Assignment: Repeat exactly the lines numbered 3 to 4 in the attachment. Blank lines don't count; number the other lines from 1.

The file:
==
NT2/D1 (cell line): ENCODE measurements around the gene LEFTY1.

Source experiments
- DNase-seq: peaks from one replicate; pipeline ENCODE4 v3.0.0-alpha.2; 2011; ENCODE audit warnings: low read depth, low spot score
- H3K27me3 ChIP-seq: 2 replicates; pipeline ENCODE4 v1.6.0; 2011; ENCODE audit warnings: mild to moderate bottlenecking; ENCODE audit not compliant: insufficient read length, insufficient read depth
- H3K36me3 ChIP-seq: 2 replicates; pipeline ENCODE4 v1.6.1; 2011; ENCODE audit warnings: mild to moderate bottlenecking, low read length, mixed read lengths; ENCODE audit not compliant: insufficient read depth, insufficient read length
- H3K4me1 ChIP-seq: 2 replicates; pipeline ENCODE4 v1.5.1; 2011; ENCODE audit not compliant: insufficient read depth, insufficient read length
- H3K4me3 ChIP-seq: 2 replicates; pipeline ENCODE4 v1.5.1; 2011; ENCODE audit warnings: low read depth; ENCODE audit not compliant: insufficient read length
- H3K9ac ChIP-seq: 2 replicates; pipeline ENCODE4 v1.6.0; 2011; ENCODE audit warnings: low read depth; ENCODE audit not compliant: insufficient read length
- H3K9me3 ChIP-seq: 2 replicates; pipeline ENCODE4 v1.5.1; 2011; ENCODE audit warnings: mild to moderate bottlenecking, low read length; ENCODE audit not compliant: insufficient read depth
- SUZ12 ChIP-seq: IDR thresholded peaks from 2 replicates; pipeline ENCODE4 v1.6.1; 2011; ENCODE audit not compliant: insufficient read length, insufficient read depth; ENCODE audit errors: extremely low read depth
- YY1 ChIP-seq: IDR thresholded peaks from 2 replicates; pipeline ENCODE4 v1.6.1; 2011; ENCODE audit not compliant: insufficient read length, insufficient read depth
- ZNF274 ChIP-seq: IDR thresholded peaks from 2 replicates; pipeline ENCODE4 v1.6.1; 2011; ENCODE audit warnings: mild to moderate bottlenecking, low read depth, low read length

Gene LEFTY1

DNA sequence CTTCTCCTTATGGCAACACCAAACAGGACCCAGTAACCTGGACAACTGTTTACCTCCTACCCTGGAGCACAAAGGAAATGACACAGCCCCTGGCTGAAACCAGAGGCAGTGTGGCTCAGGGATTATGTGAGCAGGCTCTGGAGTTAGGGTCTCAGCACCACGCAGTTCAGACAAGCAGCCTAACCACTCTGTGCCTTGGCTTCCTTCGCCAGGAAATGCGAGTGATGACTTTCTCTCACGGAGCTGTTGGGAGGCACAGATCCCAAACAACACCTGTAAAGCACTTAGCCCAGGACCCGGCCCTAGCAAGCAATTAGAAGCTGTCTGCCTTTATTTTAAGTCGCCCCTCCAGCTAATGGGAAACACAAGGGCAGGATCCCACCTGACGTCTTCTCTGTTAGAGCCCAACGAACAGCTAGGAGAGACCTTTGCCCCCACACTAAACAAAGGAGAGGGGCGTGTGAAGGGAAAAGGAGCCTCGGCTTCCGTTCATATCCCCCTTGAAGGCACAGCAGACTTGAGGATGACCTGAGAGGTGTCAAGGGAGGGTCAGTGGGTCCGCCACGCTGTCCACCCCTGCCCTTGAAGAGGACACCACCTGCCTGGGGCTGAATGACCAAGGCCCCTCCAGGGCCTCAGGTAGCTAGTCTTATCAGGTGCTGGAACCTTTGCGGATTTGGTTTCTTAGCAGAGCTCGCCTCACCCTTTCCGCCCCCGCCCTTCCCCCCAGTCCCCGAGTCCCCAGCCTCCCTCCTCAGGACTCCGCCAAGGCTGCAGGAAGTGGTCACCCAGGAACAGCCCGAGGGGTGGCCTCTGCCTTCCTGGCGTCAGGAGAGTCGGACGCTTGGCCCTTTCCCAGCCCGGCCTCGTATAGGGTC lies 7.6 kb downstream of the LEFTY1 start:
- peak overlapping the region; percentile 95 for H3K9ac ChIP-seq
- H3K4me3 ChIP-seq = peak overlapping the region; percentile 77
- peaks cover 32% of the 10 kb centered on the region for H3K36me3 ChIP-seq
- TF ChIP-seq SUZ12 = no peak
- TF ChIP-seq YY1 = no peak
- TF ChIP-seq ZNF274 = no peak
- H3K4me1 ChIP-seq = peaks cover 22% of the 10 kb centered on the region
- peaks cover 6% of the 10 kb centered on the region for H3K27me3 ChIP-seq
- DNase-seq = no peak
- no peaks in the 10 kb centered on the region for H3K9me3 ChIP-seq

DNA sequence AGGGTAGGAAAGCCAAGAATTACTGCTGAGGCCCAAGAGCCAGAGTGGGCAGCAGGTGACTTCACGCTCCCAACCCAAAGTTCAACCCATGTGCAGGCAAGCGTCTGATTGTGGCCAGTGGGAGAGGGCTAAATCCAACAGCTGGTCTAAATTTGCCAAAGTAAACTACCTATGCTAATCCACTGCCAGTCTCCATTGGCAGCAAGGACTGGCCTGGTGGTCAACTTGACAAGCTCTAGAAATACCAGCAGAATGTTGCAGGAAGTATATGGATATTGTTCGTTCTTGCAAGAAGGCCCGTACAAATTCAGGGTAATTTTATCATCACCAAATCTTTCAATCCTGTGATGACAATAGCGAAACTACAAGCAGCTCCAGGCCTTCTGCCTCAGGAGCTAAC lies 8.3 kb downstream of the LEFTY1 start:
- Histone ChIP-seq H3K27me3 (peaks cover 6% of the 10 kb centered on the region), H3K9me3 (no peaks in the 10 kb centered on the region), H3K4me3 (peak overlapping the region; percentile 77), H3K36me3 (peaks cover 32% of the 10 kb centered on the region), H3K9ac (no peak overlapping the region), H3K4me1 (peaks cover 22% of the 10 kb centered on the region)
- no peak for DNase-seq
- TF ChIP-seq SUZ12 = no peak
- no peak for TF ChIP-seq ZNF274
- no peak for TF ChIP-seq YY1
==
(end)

- DNase-seq: peaks from one replicate; pipeline ENCODE4 v3.0.0-alpha.2; 2011; ENCODE audit warnings: low read depth, low spot score
- H3K27me3 ChIP-seq: 2 replicates; pipeline ENCODE4 v1.6.0; 2011; ENCODE audit warnings: mild to moderate bottlenecking; ENCODE audit not compliant: insufficient read length, insufficient read depth